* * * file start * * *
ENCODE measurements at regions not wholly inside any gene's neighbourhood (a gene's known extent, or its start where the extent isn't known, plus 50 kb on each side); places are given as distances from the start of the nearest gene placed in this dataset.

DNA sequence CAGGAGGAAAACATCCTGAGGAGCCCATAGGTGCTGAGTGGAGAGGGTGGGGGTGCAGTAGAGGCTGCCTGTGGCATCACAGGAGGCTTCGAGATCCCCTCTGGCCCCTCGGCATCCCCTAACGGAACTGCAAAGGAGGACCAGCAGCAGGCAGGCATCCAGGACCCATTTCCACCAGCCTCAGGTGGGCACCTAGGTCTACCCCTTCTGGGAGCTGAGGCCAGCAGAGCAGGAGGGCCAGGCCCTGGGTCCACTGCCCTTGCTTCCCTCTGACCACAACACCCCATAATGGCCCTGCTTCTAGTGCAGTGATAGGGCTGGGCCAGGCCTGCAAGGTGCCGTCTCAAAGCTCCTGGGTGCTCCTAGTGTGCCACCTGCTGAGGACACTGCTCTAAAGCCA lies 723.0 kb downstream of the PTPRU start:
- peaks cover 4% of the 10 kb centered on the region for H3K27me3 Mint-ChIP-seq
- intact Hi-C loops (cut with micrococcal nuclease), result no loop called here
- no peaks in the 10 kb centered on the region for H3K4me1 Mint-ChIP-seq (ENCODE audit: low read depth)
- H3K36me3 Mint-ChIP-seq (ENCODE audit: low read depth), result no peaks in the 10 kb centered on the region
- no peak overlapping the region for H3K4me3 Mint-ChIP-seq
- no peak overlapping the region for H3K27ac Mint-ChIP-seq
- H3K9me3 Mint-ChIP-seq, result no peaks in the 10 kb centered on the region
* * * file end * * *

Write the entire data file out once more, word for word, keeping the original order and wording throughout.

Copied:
ENCODE measurements at regions not wholly inside any gene's neighbourhood (a gene's known extent, or its start where the extent isn't known, plus 50 kb on each side); places are given as distances from the start of the nearest gene placed in this dataset.

DNA sequence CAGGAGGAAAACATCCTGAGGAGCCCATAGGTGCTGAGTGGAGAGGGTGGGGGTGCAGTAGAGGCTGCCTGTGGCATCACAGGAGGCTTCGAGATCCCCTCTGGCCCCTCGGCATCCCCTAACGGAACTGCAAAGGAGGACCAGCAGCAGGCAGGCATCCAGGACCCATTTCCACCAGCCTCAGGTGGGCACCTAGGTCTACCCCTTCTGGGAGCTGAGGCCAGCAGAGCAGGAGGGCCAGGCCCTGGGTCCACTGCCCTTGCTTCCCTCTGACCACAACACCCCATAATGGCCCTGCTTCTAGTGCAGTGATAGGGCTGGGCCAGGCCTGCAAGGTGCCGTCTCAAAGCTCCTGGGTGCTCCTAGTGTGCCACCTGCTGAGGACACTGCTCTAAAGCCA lies 723.0 kb downstream of the PTPRU start:
- peaks cover 4% of the 10 kb centered on the region for H3K27me3 Mint-ChIP-seq
- intact Hi-C loops (cut with micrococcal nuclease), result no loop called here
- no peaks in the 10 kb centered on the region for H3K4me1 Mint-ChIP-seq (ENCODE audit: low read depth)
- H3K36me3 Mint-ChIP-seq (ENCODE audit: low read depth), result no peaks in the 10 kb centered on the region
- no peak overlapping the region for H3K4me3 Mint-ChIP-seq
- no peak overlapping the region for H3K27ac Mint-ChIP-seq
- H3K9me3 Mint-ChIP-seq, result no peaks in the 10 kb centered on the region